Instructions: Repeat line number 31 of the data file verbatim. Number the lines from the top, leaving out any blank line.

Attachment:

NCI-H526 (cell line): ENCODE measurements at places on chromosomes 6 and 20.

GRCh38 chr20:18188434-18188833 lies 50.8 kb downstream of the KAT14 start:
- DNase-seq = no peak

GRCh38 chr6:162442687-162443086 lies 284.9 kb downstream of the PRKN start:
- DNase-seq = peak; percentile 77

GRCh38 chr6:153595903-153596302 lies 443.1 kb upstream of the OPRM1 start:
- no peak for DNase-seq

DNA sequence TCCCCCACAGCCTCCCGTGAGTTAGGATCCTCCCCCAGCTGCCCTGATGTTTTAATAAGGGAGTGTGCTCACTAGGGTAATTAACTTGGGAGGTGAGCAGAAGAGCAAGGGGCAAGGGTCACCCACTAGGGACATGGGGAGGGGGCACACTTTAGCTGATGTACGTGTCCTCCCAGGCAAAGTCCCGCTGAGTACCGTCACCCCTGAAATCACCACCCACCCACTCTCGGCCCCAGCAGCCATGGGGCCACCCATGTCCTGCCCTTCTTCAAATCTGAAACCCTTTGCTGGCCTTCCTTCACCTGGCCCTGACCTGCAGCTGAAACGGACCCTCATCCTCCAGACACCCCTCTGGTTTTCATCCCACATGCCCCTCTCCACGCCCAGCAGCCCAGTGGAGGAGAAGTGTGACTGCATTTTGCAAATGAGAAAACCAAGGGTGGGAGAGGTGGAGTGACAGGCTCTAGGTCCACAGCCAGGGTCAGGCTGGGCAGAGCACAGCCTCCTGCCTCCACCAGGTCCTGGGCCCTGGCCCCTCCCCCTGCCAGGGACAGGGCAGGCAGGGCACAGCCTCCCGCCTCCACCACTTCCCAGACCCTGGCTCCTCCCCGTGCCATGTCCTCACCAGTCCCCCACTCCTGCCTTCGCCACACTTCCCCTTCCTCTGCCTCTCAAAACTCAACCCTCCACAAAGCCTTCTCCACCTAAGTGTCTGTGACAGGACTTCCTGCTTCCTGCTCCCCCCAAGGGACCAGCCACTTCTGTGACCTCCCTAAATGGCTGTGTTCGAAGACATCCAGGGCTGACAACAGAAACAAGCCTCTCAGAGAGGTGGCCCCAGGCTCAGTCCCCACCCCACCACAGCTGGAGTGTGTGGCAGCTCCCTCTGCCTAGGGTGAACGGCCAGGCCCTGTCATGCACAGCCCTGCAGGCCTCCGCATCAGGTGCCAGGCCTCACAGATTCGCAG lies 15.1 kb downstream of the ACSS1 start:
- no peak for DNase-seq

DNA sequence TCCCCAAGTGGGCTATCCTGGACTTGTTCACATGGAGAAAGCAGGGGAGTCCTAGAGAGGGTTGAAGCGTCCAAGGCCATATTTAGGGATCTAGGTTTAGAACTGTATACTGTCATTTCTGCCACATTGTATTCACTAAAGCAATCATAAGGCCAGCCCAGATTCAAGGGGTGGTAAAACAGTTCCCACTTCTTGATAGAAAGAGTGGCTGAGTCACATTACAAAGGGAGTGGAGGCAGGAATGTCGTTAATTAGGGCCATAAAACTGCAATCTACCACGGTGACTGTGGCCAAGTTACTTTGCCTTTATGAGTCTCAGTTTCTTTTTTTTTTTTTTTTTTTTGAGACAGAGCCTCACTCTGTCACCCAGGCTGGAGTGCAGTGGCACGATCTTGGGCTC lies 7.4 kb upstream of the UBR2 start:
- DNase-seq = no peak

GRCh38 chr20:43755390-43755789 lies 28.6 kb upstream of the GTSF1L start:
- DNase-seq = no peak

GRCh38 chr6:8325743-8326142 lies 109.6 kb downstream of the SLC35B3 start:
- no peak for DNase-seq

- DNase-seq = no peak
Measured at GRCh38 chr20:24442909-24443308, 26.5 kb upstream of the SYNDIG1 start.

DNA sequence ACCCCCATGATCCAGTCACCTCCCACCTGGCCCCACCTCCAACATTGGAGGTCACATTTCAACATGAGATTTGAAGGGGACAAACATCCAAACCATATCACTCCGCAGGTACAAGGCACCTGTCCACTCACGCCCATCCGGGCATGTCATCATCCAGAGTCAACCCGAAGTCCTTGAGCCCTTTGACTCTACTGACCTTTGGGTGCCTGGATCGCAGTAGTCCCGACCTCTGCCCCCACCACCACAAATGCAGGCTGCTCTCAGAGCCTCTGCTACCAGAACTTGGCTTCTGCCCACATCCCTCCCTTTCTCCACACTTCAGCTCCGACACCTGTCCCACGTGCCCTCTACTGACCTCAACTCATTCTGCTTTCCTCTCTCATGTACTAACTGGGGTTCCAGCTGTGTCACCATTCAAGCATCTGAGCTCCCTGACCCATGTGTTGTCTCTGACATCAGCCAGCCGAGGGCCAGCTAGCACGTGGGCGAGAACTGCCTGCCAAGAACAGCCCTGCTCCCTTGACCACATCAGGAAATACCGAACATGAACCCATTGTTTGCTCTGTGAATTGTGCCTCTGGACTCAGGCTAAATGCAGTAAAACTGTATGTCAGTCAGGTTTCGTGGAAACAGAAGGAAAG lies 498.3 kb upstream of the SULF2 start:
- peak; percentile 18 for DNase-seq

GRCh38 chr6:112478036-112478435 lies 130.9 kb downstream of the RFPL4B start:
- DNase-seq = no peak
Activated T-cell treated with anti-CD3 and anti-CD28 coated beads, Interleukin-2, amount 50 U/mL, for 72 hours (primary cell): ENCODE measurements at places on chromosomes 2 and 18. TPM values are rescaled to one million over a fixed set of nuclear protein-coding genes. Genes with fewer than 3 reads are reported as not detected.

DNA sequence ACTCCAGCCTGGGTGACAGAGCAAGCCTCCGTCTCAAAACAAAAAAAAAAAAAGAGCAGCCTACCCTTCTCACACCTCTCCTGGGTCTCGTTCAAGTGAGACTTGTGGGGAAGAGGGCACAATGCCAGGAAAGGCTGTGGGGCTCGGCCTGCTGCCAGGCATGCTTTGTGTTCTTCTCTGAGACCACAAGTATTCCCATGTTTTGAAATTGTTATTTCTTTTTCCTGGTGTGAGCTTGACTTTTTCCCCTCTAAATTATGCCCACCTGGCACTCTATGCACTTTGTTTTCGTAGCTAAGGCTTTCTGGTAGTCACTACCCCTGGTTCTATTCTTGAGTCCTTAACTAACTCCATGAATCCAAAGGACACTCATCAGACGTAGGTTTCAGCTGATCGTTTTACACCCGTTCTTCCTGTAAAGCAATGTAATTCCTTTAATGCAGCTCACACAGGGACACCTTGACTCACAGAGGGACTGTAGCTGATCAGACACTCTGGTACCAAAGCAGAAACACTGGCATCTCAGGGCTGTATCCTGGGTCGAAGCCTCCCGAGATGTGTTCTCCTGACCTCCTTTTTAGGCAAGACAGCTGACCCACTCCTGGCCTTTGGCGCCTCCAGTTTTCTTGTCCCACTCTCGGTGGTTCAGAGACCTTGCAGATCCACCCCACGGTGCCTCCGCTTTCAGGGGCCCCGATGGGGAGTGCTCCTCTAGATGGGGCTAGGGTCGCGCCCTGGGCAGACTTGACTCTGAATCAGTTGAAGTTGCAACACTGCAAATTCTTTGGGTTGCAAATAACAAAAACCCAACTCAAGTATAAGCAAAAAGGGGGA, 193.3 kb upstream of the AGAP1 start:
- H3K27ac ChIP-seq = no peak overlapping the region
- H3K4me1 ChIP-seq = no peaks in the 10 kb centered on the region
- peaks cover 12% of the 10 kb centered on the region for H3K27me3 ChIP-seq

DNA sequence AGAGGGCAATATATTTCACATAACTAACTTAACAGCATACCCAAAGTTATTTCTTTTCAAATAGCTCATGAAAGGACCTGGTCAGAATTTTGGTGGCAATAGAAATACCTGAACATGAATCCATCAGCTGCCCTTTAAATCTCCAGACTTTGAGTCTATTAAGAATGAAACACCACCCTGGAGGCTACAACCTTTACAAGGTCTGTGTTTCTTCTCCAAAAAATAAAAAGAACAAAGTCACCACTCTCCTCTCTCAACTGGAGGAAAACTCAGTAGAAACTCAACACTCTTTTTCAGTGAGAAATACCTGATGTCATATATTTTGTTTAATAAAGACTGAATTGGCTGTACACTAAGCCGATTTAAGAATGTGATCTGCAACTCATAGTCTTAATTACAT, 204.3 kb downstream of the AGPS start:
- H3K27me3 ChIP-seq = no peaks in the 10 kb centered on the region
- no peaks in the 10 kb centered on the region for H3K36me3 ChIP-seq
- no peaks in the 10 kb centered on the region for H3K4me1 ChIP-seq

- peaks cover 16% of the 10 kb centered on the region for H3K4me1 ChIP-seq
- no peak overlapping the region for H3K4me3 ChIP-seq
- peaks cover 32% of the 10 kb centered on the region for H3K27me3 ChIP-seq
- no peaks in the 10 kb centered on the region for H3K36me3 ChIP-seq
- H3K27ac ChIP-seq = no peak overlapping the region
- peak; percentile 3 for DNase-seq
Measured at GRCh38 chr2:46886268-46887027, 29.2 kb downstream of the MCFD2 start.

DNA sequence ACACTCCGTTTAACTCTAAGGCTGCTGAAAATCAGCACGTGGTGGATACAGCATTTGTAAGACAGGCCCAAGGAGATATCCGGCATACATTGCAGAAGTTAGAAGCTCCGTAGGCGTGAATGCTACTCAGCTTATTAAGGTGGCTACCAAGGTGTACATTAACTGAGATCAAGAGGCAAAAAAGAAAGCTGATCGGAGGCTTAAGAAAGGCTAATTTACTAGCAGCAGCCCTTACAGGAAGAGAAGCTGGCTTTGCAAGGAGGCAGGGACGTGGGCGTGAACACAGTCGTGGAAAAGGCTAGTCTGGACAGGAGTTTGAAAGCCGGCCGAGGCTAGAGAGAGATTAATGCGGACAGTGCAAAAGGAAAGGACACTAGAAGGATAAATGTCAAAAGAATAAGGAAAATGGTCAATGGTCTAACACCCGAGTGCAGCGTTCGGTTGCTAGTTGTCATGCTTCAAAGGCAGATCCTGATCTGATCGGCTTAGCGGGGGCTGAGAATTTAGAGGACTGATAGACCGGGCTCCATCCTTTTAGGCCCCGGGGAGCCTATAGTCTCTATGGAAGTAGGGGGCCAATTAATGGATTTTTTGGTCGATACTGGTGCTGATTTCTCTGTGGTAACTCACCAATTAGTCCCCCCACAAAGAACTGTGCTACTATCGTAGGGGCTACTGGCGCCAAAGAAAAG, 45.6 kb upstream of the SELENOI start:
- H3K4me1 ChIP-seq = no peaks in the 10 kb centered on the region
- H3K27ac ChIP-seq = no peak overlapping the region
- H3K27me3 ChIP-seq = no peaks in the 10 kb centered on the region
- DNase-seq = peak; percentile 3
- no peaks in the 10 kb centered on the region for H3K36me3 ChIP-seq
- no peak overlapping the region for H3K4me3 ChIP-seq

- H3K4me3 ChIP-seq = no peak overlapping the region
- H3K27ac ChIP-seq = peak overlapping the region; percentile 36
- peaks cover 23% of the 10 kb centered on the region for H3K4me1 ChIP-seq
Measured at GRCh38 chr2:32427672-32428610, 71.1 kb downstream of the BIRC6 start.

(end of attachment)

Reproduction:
- peaks cover 16% of the 10 kb centered on the region for H3K4me1 ChIP-seq